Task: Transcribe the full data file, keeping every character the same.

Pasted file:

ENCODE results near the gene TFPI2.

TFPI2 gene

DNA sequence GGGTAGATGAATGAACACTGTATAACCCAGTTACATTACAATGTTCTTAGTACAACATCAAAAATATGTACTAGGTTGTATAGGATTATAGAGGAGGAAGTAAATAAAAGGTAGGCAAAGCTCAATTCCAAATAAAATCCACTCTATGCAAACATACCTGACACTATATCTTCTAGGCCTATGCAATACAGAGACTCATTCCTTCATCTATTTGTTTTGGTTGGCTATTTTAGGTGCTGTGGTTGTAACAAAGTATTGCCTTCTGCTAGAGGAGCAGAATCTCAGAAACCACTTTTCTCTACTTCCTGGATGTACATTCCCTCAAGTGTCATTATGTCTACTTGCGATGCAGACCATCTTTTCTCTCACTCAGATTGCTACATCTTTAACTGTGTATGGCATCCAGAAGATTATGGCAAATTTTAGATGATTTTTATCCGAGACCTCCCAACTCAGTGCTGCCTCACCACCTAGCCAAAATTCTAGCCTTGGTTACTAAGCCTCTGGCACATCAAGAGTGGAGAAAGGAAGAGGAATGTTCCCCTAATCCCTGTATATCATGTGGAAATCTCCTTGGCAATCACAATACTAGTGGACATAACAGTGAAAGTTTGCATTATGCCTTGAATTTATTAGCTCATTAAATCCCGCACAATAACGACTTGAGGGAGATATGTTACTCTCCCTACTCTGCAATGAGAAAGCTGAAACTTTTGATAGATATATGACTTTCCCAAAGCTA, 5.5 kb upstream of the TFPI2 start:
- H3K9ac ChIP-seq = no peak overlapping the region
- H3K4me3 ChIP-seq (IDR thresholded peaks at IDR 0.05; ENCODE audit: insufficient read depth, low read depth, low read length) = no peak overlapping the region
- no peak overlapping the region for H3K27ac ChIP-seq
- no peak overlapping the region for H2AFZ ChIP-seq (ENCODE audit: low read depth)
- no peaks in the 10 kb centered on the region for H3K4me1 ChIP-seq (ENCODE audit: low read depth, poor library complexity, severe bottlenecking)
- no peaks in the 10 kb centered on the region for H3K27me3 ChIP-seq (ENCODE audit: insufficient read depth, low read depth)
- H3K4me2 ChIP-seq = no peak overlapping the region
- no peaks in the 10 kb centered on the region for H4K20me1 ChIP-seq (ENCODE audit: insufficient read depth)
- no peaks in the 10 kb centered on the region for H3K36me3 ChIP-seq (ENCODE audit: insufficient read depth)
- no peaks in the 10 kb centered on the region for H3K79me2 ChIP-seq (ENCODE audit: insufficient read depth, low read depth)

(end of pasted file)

ENCODE results near the gene TFPI2.

TFPI2 gene

DNA sequence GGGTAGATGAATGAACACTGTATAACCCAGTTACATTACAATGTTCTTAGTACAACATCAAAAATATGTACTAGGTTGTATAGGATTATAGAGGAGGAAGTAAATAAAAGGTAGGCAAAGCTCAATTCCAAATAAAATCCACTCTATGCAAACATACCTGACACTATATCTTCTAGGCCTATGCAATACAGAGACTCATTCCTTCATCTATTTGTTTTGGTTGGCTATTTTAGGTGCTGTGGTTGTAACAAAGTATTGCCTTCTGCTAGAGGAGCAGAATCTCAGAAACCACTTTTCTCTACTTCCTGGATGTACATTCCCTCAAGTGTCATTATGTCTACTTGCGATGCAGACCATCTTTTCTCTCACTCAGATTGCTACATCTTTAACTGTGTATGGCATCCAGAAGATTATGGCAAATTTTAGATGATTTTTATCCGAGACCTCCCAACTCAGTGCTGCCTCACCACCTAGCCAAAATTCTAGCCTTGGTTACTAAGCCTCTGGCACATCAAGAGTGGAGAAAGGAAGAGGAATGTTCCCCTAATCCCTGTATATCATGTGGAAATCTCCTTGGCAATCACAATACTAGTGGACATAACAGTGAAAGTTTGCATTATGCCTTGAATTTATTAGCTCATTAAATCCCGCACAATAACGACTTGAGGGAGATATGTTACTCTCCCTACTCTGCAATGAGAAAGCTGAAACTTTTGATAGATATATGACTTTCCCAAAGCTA, 5.5 kb upstream of the TFPI2 start:
- H3K9ac ChIP-seq = no peak overlapping the region
- H3K4me3 ChIP-seq (IDR thresholded peaks at IDR 0.05; ENCODE audit: insufficient read depth, low read depth, low read length) = no peak overlapping the region
- no peak overlapping the region for H3K27ac ChIP-seq
- no peak overlapping the region for H2AFZ ChIP-seq (ENCODE audit: low read depth)
- no peaks in the 10 kb centered on the region for H3K4me1 ChIP-seq (ENCODE audit: low read depth, poor library complexity, severe bottlenecking)
- no peaks in the 10 kb centered on the region for H3K27me3 ChIP-seq (ENCODE audit: insufficient read depth, low read depth)
- H3K4me2 ChIP-seq = no peak overlapping the region
- no peaks in the 10 kb centered on the region for H4K20me1 ChIP-seq (ENCODE audit: insufficient read depth)
- no peaks in the 10 kb centered on the region for H3K36me3 ChIP-seq (ENCODE audit: insufficient read depth)
- no peaks in the 10 kb centered on the region for H3K79me2 ChIP-seq (ENCODE audit: insufficient read depth, low read depth)